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What is the prognosis for epidermal nevus syndrome?

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Practicing since : 2005
Answered : 3360 Questions
Hello....this question pertains to my nineteen year old son and a pigmented lesion he has on his upper back. Unfortunately, I'm suffering from some health anxiety and made the mistake of googling what his dermatologist diagnosed as a "linear epidermal nevus", and I ran across information pertaining to some associated syndromes and genetic mutations that could be passed to offspring.

My son has had a small lesion on his upper back which I first noticed when he was about ten years was slightly raised and light brown and resembled a cafe at lait mark; I had showed it to his pediatrician through the years, who expressed no concern.

My son is now 19 years old and has no diagnosed medical conditions. The lesion is still on his back, is about 3/4 of an inch and has become slightly darker and rougher through his puberty. It resembles three smaller lesions closely grouped together. A few months ago I took him to the dermatologist, who examined it with a dermascope, and diagnosed it as a solitary "linear epidermal nevus". She indicated that it has zero to little chance of becoming dangerous and they would just monitor it yearly.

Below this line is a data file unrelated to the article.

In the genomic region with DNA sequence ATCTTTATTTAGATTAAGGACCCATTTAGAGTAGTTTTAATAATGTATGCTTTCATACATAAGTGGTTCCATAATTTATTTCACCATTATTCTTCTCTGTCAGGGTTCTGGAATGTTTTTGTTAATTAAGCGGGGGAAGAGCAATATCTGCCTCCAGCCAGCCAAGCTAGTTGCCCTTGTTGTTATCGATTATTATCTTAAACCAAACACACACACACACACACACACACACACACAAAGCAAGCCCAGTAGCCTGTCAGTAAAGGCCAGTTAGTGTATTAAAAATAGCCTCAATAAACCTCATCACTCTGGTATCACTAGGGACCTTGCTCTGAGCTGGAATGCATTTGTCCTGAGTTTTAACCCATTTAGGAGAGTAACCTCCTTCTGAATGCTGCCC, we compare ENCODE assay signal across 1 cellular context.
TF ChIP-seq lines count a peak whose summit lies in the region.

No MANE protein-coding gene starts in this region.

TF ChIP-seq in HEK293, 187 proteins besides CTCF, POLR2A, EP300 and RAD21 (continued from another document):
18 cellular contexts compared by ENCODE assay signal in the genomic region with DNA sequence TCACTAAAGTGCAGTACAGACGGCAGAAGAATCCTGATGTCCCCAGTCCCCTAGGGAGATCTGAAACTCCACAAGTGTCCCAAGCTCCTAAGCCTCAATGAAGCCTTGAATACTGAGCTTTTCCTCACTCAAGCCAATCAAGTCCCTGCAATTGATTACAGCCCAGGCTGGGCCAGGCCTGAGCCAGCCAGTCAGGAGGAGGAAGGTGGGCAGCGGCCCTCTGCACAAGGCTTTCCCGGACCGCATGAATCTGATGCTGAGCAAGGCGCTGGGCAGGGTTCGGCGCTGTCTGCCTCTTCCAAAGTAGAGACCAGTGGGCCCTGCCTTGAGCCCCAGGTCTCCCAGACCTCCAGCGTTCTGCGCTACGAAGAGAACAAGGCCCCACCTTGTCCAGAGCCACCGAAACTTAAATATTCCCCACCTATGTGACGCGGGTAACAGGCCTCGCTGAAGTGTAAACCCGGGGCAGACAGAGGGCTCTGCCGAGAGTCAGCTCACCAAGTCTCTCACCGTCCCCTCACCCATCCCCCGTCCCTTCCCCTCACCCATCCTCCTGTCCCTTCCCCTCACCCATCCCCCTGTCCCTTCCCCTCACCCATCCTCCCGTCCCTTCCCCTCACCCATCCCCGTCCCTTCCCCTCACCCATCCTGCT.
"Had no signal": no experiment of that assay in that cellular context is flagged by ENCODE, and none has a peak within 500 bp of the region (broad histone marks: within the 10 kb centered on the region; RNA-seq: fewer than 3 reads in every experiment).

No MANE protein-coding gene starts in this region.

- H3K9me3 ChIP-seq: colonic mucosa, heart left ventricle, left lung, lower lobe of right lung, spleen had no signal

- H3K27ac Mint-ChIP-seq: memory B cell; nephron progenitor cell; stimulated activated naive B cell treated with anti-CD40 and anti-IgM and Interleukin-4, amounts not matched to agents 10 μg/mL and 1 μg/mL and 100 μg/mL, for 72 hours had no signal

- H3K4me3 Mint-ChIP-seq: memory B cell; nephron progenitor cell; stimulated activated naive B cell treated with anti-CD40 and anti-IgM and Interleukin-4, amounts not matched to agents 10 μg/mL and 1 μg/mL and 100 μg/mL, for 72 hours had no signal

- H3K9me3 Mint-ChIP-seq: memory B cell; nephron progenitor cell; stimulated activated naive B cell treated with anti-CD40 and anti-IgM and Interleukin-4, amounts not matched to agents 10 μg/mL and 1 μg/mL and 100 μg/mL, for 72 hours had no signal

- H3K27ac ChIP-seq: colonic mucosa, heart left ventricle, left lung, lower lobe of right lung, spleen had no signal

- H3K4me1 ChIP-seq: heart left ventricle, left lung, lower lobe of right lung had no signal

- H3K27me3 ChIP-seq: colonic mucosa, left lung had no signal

Again, I made the mistake of googling linear epidermal nevus and ran across information relating to epidermal nevus syndrome and information indicating that a certain type of the lesion (epidermokytic?) could be caused by a mutation in the keratin 1 or 10 gene(?) and future offspring could have some serious scaling skin disease. My son has only the single solitary small epidermal nevus and no other systemic diseases.

I realize this question is quite "neurotic", but do you feel there is anything to worry about (as a neurotic mom) with regard to that syndrome or the risk of genetic mutations passed from him to future offspring? I presume such a probability would be very rare, as opposed to something like the gene for cystic fibrosis, which I understand is much more common.

Thanks so much for any reassurance you can give to me with this obscure question!!
Posted Wed, 22 Nov 2017 in Genetics
Answered by Dr. Diptanshu Das 4 hours later